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Mar-22-2014 18:14printcomments

The Newest Depth of Depravity

"Never doubt that a small group of thoughtful, committed citizens can change the world. - Margaret Mead

Comma
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(OLDENBURG, Germany) - There it goes, disappearing into extinction, that fine old mark of punctuation, the comma of direct address. Every time I read an email that starts "Hi William," I wince. Deep within me lurks a reactionary grammarian who insists on a comma separating the name of the person from what is being said to them. At first I tried to convince myself that in the salutation of an email the missing comma isn't important. After all, the meaning is clear.

But this crotchety old part of me replied, If it's written false there, the principle will be lost, the error will creep into the body of the text, a useful distinction of meaning will become blurred, and eventually our language will devolve into grunts and grimaces.

I told him he was being alarmist. This new usage doesn't have to spread from the salutation into the text. But then I got an email from my publisher, who wrote, "Thanks for the comment William." The tocsins of doom sounded in me. If this man whose profession is literacy has been infected, our culture has indeed sunk into depravity. I'm now convinced that this trend, if left unchecked, will end in barbarism. Strong measures are needed now to stop this decline. To that end, I've founded a new militant group, Crusty Old Pedants. COPs are proud grammatical nitpickers determined to resist the linguistic laxity now proliferating at all levels of society.

Our first goal is to save the comma of direct address from extinction, starting with email salutations. We write "Hi, Name -" (with a dash instead of a second comma) or just plain "Name," or we revert to that now-antique adjective of respect and affection and write "Dear Name,".

Once the comma of direct address is off the endangered list, we intend to restore the semicolon to its position of dignity and utility. Then we're going to reinstate the diagramming of sentences into the school curriculum. Without that graphic aid, many children never really learn the structural components of a sentence.

This may seem an idealistic dream, but as Margaret Mead wrote, "Never doubt that a small group of thoughtful, committed citizens can change the world.

Indeed, it's the only thing that ever has."

If you'd like to become a COP and join our crusade, write to me at william.hathaway@ewetel.net. Just make sure you don't start your email with "Hi William."

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William T. Hathaway's first novel, A World of Hurt, won a Rinehart Foundation Award, and his new one, Wellsprings, concerns the environmental crisis: http://www.cosmicegg-books.com/books/wellsprings. He was a Fulbright professor of creative writing at universities in Germany, where he currently lives. A selection of his writing is available at www.peacewriter.org.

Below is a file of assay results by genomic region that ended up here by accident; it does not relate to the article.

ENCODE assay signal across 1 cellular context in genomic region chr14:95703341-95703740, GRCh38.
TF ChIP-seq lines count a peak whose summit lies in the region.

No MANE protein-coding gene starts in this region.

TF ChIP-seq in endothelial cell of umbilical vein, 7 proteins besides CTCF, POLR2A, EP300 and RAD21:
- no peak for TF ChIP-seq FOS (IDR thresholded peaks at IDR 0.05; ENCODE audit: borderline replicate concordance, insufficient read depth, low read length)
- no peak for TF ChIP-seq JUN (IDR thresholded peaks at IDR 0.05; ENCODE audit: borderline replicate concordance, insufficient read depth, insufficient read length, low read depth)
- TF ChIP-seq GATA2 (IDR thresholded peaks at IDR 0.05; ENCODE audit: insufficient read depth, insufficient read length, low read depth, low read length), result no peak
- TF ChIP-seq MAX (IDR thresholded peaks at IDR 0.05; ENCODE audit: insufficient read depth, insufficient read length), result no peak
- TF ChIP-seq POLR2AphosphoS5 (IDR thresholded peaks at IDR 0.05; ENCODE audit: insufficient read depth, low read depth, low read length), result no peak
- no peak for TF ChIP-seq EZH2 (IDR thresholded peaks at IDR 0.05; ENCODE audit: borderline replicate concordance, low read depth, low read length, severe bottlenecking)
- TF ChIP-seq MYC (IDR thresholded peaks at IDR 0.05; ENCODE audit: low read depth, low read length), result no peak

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William T. Hathaway is an adjunct professor of American studies at the University of Oldenburg in Germany. His latest book, RADICAL PEACE: People Refusing War, resents the experiences of peace activists who have moved beyond demonstrations and petitions into direct action, defying the government's laws and impeding its ability to kill. Chapters are posted on a page of the publisher's website at http://media.trineday.com/radicalpeace. He is also the author of SUMMER SNOW, the story of an American warrior in Central Asia who falls in love with a Sufi Muslim and learns from her an alternative to the military mentality. Chapters are available at www.peacewriter.org

William T. Hathaway is author of the novels A World of Hurt, CD-Ring,, Summer Snow and a nonfiction book, Radical Peace: People Refusing War. He also wrote the screenplay for Socrates, an educational film starring Ed Asner that was broadcast on PBS.

Hathaway began his writing career as a newspaper reporter in San Francisco, then joined the Special Forces to research a book about war. Based on his experiences on a combat team in Vietnam, A World of Hurt won a Rinehart Foundation Award for its portrayal of the psychological roots of war.

After the war Hathaway became a peace activist. In his latest book, Radical Peace, he wrote, "Since then my books and articles have centered on this theme, as do many of my nonwriting activities. It's become my beat, as they say in the newspaper business." A selection of his writing is available at http://www.peacewriter.org. You can drop William an email at this address: william.hathaway@ewetel.net

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Sean Flynn was a photojournalist in Vietnam, taken captive in 1970 in Cambodia and never seen again.